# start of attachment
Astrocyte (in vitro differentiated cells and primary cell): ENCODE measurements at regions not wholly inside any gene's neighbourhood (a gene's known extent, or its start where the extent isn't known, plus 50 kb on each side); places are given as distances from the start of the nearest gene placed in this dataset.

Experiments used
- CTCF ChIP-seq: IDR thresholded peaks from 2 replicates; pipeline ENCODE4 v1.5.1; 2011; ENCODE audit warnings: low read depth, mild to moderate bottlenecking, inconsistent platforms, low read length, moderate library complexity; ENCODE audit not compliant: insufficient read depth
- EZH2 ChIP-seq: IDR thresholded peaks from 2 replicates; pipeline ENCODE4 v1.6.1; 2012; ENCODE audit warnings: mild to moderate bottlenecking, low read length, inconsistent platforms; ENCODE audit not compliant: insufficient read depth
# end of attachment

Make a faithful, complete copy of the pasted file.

Astrocyte (in vitro differentiated cells and primary cell): ENCODE measurements at regions not wholly inside any gene's neighbourhood (a gene's known extent, or its start where the extent isn't known, plus 50 kb on each side); places are given as distances from the start of the nearest gene placed in this dataset.

Experiments used
- CTCF ChIP-seq: IDR thresholded peaks from 2 replicates; pipeline ENCODE4 v1.5.1; 2011; ENCODE audit warnings: low read depth, mild to moderate bottlenecking, inconsistent platforms, low read length, moderate library complexity; ENCODE audit not compliant: insufficient read depth
- EZH2 ChIP-seq: IDR thresholded peaks from 2 replicates; pipeline ENCODE4 v1.6.1; 2012; ENCODE audit warnings: mild to moderate bottlenecking, low read length, inconsistent platforms; ENCODE audit not compliant: insufficient read depth